What made you decide that music is a thing for you?

We all come from musical backgrounds. Ken learned piano and played drums in high school because his dad did.. Johnny was raised with music for as long as he can remember. His dad is a jazz trombonist. Cat grew up with this passion to make music that, as a kid, far outweighed her skills at the time. We all had this desire from the beginning.

Introduce us all to the members and your musical history.

The band is Cat, Johnny and Ken. Ken started Occurrence. He’s a playwright and when his plays were first being produced in New York back in the late 1990s and early 2000s, theaters couldn’t afford a sound designer so he taught himself the software. But he started making tracks that weren’t for shows, but for private consumption. Friends eventually encouraged him to take it more seriously. Around 2014, he contacted Cat (an old friend from college whom he hadn’t seen in years) and asked her to sing on one track, which turned into a whole album. Johnny joined the band officially after our first album. We were playing live and needed some extra vocal power which Johnny brings in droves. 

How have your songwriting skills developed over time?

We just got better. Practice makes perfect or something. Part of it is giving ourselves the freedom to write about not only our own life experiences but also abstractions of those experiences. The author Ocean Vuong talks about how he plugs in data from his life and then runs a simulation of sorts so that the outcome is different than his own life but still resonates as his own. That’s something we’ve been trying recently. We also have used favorite books as inspirations. Melodically, we’ve gotten better at writing to our own unique strengths.

I’m seeing a lot of debate about women not feeling safe at music gigs, any thoughts on what we need to do to help?

A band sets the tone for how an audience should behave and engage. Cat is a powerful frontwoman, and Ken and Johnny are openly gay men. We hope our very bodies signal clearly to everyone that we will not allow any violent or unsafe behavior at our shows. Each of us knows what it’s like to be disempowered by others and a show is no place for that. It’s for community building and warm overpriced beer.

As you develop as an artist and develop using socials what ways do you get new ears on your music? Any tips?

We definitely should not be giving anyone any tips about how to get people to hear your music. We feel very terrible in that arena. Ken hasn’t even watched a Tik Tok.. 

Tell us Two truths and a lie about you.

Ken is a playwright.

Cat writes poetry.

We think Elon Musk has good ideas.

What’s your thought on Spotify’s monopoly on the music industry?

It’s occasionally a blessing and mostly a curse. The lack of physical objects is a problem. So much of how music works are associative. This is Ken speaking. I remember where and when I bought The Cure’s Disintegration. The feeling of opening the package. The struggles in my life. The first listening experience. Telling my friends. Music’s reduction to streaming means sounds is robbed of that context. Everything gets flattened and becomes the same sonic wallpaper. And yet, without Spotify, we wouldn’t reach the 30+ listeners from Germany who played our music yesterday. How could a band our size do that? We can’t tour so it’s so nearly impossible. Streaming makes that possible. And yet…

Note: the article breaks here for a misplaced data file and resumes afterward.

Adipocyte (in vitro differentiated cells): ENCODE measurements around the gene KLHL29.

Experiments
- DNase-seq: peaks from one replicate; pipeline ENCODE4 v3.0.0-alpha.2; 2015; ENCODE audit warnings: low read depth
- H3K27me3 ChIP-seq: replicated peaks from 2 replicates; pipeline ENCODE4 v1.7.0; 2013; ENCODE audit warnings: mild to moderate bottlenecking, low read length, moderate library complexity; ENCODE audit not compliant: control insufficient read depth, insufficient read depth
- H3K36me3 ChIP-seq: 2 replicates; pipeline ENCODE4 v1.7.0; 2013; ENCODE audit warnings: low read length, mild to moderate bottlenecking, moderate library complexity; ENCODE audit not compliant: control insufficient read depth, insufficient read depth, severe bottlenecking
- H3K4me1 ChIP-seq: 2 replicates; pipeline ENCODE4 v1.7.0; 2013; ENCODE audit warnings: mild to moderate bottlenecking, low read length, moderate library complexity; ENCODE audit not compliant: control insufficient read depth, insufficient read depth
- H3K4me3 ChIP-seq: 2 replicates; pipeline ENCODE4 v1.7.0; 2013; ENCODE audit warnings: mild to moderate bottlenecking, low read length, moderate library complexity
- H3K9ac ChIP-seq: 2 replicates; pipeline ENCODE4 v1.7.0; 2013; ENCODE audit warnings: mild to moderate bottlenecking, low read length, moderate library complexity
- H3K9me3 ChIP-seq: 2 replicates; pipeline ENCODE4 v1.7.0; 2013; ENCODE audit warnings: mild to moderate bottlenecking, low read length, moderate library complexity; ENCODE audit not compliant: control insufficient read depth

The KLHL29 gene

Did you buy anything you don’t need during the pandemic?

All of the studio gear that Ken bought during the pandemic was totally essential. 

What was the worst experience on stage?

We played at a bar in Lawrence, Kansas and as luck would have it, we bumped the weekly gay karaoke night. One dude was really pissed about that and played pinball loudly during our set. We all thought he was gonna punch Ken. 

Tell us something about you / each member that you think people would be surprised about. 

Ken had a job that he got fired from after only one day’s worth of work. 

Johnny grew up in Mexico City.

Cat grew up in rural northwest New Jersey with cows and everything.

What makes you stand out as a band/artist?

We take things you think you know and make them sound new. We’ve definitely got a nostalgic bent, both lyrically and musically, and so in our music, you might hear elements of genres and bands that you recognize. Also, we all have a connection to theatre and tend to infuse our work with dramatic power. 

I hear you have new music, what can you tell us about it.

Our new single FUDGE. It was born from the ashes of an unreleased song, and it’s a libidinal soundtrack to a lusty night.

Talk me through the thought process of the new tune.

Originally, Ken had a completely different instrumental written for this piece. Cat heard it and wrote some hyper-salacious lyrics, then immediately felt a bit embarrassed about going to that place. But Ken took that vocal track and completely reworked the song around it to make it the banger (pun intended) that it is.

What was the recording process like?

We recorded a song called FUDGE during sessions for our last record but we all agreed it wasn’t working. Ken thought Cat’s vocals had something so he took them and built a brand new song around them. It was a long process, but we took risks and they paid off.

What was the biggest learning curve in writing the new tunes?

Be willing to re-think a song from the ground up if you need to.

Would you change anything now that it’s finished?


Is there anything else you would like to share with the world?

Our entire freakin’ souls.